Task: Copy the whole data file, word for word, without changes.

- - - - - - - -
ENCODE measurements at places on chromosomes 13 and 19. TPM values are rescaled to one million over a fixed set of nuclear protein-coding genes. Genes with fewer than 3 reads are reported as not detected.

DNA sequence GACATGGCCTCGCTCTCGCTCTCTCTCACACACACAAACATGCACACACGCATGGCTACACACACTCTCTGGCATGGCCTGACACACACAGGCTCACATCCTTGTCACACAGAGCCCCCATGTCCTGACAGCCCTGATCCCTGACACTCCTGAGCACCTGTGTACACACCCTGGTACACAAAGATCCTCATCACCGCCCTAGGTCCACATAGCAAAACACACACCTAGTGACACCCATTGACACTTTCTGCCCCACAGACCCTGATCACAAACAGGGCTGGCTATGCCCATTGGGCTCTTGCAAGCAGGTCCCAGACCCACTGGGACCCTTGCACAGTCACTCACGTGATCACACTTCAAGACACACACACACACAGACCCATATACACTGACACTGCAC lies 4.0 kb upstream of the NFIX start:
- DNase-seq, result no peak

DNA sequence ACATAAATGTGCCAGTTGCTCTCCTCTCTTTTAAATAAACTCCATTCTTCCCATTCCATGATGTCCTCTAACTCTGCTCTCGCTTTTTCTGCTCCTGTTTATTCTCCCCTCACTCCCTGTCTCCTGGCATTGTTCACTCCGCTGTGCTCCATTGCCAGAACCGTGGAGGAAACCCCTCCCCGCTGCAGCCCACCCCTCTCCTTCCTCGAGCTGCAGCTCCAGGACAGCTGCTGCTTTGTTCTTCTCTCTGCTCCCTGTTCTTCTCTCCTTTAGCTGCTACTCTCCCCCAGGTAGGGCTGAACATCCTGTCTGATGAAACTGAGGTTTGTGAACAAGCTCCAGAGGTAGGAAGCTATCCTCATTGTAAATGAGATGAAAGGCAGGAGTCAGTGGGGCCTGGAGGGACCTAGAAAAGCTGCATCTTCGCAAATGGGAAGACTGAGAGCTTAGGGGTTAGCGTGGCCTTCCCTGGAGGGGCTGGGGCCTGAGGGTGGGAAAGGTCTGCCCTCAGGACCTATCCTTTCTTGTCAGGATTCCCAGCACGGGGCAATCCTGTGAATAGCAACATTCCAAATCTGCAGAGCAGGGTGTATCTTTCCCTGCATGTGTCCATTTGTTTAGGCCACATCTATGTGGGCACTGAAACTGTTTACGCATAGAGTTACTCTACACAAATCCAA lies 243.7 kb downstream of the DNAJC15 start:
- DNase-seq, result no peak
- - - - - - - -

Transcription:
ENCODE measurements at places on chromosomes 13 and 19. TPM values are rescaled to one million over a fixed set of nuclear protein-coding genes. Genes with fewer than 3 reads are reported as not detected.

DNA sequence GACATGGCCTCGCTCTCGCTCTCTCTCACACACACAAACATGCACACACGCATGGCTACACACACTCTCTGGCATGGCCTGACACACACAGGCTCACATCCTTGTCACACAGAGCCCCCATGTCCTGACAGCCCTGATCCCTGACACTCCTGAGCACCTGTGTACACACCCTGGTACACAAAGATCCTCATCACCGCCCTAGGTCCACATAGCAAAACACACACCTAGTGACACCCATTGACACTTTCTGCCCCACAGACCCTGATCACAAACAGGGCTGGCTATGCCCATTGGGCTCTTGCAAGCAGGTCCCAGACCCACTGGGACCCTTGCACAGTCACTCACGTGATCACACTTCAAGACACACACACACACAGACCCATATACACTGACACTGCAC lies 4.0 kb upstream of the NFIX start:
- DNase-seq, result no peak

DNA sequence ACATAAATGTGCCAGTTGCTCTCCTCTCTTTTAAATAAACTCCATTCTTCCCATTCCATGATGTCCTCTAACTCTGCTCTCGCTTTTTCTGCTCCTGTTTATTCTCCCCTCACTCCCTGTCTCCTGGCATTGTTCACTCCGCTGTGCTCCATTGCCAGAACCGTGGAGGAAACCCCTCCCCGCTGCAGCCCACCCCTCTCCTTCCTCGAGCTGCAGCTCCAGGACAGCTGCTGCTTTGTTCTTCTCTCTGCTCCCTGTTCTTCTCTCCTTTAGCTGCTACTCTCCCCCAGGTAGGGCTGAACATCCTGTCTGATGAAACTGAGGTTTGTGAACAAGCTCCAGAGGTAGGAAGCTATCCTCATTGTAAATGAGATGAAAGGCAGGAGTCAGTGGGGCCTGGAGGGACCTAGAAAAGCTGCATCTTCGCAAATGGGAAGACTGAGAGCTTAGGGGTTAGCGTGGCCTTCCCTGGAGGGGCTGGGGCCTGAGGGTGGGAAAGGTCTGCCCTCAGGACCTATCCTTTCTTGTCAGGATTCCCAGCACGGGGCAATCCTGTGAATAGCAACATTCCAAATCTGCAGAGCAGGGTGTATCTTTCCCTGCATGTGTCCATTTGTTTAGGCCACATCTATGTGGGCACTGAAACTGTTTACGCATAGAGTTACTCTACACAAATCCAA lies 243.7 kb downstream of the DNAJC15 start:
- DNase-seq, result no peak